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Please stop spreading FUD. Something doesn't have to have a SQL interface to be powerful. Berkeley DB supports applications with multi-threaded concurrent read-write access to databases of hundreds of terabytes at rates of over 30,000 accesses per second. Much of this native functionality is not available through the DB_File interface, but it is through BerkeleyDB.

Now if you care about the complexity of your data model, then MySQL wins. If you care about preserving your data, in my professional opinion a good dbm used properly is as good or even a better choice than MySQL. If you want both, then you can use Postgres, Oracle, etc. But while I admit that the tied Perl interface is not the snappiest (though as some have discovered, it is pretty good), I do not believe that for straight lookups you are going to find any relational database that will beat a C application using Berkeley DB. It ain't going to happen, and it ain't going to happen for a lot of reasons.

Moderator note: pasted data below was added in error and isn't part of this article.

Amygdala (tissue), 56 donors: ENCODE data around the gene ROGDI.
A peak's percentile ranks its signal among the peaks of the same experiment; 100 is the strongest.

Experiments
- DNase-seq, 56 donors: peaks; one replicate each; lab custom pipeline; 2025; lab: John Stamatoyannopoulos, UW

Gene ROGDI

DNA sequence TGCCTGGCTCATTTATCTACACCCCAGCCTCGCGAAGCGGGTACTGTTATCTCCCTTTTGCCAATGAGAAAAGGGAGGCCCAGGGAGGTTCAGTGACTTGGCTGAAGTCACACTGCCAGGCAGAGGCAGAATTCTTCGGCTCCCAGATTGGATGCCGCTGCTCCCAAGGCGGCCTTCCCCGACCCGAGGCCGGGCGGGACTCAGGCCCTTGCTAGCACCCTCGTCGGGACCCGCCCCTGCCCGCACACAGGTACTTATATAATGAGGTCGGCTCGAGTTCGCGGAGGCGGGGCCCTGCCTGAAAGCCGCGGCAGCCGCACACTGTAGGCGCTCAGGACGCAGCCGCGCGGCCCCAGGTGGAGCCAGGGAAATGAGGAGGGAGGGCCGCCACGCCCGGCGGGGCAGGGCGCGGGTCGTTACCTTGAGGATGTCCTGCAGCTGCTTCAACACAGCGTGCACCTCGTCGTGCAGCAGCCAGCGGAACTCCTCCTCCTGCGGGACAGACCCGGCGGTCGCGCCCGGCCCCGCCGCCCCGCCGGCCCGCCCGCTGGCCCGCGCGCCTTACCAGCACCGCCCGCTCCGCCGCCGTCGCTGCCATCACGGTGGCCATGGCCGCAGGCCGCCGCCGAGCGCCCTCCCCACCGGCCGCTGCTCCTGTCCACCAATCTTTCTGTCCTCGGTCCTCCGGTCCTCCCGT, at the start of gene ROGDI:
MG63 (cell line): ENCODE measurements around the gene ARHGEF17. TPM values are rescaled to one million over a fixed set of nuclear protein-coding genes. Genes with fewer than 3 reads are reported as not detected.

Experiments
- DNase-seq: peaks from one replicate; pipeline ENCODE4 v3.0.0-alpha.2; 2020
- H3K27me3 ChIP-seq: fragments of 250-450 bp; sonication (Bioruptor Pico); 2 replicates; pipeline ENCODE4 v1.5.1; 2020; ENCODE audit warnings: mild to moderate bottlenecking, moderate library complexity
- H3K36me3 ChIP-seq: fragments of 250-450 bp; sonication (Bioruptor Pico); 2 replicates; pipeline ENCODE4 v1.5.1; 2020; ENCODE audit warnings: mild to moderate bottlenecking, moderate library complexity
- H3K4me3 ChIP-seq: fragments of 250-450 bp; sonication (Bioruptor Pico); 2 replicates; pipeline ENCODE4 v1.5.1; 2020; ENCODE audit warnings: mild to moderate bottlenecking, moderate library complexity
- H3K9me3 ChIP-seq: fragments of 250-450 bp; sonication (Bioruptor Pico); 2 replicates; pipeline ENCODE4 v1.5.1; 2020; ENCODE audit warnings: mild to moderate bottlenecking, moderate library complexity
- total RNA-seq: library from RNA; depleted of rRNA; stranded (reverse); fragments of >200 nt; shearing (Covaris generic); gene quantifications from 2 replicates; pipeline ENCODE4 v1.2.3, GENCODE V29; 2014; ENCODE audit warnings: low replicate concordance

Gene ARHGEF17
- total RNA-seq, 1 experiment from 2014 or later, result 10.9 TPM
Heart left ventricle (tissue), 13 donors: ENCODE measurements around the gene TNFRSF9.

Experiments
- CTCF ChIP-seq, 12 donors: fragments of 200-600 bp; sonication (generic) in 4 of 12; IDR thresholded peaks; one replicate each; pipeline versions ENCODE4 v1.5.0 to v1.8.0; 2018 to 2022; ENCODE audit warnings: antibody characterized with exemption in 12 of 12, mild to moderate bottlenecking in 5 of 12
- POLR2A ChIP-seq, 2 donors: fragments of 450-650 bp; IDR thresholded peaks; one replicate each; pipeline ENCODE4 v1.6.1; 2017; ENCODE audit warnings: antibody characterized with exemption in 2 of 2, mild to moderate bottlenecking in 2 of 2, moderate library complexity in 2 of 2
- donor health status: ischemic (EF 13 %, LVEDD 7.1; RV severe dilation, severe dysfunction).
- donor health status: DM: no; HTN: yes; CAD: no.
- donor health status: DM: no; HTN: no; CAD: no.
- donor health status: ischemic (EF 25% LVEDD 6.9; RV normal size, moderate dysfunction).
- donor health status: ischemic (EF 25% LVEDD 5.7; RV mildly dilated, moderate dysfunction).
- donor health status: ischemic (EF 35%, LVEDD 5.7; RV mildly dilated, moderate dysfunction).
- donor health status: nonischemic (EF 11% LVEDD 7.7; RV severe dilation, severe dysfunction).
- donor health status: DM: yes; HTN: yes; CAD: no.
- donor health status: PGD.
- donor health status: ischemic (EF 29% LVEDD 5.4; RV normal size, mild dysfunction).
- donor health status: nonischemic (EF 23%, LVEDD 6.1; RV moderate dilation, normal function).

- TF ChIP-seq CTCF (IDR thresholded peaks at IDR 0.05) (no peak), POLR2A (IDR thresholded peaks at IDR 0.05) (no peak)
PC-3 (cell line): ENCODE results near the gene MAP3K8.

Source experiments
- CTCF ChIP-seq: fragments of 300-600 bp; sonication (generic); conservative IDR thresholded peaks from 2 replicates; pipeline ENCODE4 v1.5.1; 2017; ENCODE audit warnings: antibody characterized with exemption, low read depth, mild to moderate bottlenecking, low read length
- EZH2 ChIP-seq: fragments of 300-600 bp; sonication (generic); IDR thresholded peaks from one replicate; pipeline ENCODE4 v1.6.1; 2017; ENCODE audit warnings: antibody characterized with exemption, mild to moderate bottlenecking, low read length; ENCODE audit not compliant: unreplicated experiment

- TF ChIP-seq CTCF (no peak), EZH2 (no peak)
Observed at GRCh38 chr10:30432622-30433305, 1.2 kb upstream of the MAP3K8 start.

So unless you know something about scalability that I, Sendmail, Cisco, Ask Jeeves et al don't, please don't fall into the trap of thinking that dbms are just lightweight toys.

For more information I suggest you visit Sleepycat Software.


In reply to Re (tilly) 2: Databases and tied hashes. by tilly
in thread Databases and tied hashes. by DarkBlue

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